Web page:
“Whether walking city streets, using public transport, going to school, or selling goods at the market, women and girls are subject to the threat of sexual harassment and violence. This reality of daily life limits women’s freedom to get an education, to work, to participate in politics – or to simply enjoy their own neighbourhoods.
Yet despite its prevalence, violence and harassment against women and girls in public spaces remains a largely neglected issue, with few laws or policies in place to address it,” wrote the former executive director of UN Women and former president of Chile, Michele Bachelet.
“One approach [for addressing it] is the Safe Cities global initiative. This partnership of municipal governments, local communities and organisations, and the UN, is working to make urban environments safer for women and girls.
Initially launched by UN Women and UN-Habitat with five pilot cities – Cairo, Egypt; Kigali, Rwanda; New Delhi, India; Quito, Ecuador; and Port Moresby, Papua New Guinea – the initiative has expanded to more than 20 cities and continues to grow.
One of the most important lessons we have learned is that each city is unique and requires a local response. This can only be achieved by conducting a diagnostic study with data and evidence, and engaging community members. Cities have taken actions to improving the lighting and design of streets and buildings, training and sensitizing police, and hiring more women police officers. These practical responses can make a world of difference.”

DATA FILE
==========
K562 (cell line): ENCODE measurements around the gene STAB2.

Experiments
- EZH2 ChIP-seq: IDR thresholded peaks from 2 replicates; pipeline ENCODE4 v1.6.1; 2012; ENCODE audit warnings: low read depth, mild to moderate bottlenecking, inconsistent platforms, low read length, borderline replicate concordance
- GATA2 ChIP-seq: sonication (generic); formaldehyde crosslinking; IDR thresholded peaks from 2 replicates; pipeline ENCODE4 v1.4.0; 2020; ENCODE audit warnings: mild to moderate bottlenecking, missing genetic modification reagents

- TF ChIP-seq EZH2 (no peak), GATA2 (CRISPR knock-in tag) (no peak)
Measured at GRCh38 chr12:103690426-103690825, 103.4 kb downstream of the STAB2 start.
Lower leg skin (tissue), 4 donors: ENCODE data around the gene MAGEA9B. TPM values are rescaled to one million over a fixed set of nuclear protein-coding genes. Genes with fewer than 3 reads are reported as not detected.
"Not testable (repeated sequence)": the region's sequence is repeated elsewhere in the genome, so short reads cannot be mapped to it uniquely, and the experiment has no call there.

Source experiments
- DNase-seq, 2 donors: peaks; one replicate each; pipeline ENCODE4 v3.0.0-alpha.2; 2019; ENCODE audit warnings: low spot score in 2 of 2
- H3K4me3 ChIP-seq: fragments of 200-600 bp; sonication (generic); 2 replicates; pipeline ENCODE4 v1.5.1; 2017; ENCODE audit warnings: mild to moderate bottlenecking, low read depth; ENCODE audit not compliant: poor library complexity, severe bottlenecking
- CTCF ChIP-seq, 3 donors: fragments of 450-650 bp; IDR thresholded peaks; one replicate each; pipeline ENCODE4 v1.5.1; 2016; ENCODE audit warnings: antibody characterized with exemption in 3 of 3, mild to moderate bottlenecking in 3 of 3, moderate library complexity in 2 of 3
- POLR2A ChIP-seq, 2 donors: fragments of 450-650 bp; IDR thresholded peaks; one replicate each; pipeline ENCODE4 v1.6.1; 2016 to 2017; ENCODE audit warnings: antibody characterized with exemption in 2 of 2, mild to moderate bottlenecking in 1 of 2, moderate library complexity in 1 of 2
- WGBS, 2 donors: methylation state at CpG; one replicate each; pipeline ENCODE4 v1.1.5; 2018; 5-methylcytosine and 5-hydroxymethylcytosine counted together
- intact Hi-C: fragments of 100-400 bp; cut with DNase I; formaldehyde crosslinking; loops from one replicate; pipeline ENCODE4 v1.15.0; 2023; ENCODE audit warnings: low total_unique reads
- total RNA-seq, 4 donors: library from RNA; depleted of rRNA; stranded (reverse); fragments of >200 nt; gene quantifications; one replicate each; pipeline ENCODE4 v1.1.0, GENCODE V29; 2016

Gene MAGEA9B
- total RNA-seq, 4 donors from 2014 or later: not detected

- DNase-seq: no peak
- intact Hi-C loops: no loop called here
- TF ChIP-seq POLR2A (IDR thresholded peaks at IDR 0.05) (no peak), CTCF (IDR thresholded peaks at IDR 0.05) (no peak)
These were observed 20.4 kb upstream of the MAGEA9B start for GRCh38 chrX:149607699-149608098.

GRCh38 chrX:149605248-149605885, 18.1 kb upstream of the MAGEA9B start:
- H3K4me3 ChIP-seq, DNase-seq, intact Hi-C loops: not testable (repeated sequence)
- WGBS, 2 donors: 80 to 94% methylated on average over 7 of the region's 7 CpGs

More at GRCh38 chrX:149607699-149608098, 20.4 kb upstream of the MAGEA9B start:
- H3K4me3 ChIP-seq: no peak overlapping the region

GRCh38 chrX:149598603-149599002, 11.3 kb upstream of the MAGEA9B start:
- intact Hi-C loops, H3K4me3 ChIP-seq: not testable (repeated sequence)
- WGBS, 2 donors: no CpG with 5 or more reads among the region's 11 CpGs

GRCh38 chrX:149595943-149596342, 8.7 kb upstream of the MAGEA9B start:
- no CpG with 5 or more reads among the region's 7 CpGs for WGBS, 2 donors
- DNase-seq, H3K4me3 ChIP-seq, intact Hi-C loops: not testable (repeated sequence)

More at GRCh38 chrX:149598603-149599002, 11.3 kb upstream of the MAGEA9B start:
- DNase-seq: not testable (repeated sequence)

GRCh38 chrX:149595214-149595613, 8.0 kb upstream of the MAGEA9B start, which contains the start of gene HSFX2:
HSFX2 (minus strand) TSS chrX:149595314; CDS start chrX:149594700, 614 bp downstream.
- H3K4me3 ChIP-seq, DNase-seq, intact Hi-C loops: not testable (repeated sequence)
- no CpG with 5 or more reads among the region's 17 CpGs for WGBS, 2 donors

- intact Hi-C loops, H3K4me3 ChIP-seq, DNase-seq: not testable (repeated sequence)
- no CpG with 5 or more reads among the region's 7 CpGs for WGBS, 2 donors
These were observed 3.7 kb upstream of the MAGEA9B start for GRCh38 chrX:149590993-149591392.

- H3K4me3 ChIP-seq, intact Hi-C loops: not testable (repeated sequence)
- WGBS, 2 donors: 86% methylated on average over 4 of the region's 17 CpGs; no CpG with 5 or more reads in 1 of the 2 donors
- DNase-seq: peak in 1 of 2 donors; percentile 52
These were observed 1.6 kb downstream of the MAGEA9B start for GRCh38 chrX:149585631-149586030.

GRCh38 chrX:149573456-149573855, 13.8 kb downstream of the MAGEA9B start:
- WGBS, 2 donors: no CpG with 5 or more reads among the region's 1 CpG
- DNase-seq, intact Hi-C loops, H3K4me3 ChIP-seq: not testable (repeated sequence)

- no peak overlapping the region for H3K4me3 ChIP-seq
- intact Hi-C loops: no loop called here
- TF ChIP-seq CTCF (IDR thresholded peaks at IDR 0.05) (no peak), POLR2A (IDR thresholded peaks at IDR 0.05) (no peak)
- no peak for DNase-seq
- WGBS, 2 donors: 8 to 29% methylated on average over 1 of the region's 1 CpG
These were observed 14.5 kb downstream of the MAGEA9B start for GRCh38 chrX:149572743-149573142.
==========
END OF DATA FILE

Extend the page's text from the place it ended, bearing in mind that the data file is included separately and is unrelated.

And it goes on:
This is one of the clearest and most concise articles I’ve read about the problem of street harassment/sexual violence in public spaces and what the UN is doing about it.
Even better news is that in March 2013, for the first time, the United Nations Commission on the Status of Women included several clauses about sexual harassment in public spaces in its Agreed Conclusions, signaling a shift in how this issue is viewed and its level of importance.
For example, it expressed “deep concern about violence against women and girls in public spaces, including sexual harassment, especially when it is being used to intimidate women and girls who are exercising any of their human rights and fundamental freedoms.”
It called on States to “increase measures to protect women and girls from violence and harassment, including sexual harassment and bullying, in both public and private spaces, to address security and safety, through awareness-raising, involvement of local communities, crime prevention laws, and policies.”
It also called on States to “support the development and use of information and communications technology ….as a resource for the empowerment of women and girls, including access to information on the prevention of and response to violence against women and girls; and develop mechanisms to combat the use of information and communications technology used to perpetrate violence against women and girls.”
I am excited to share that I am now a consultant to the UN for their Safe Cities Global Initiative and will look for ways to elevate their work through SSH and learn from their efforts as they address street harassment strategically, on a global scale.Share on Facebook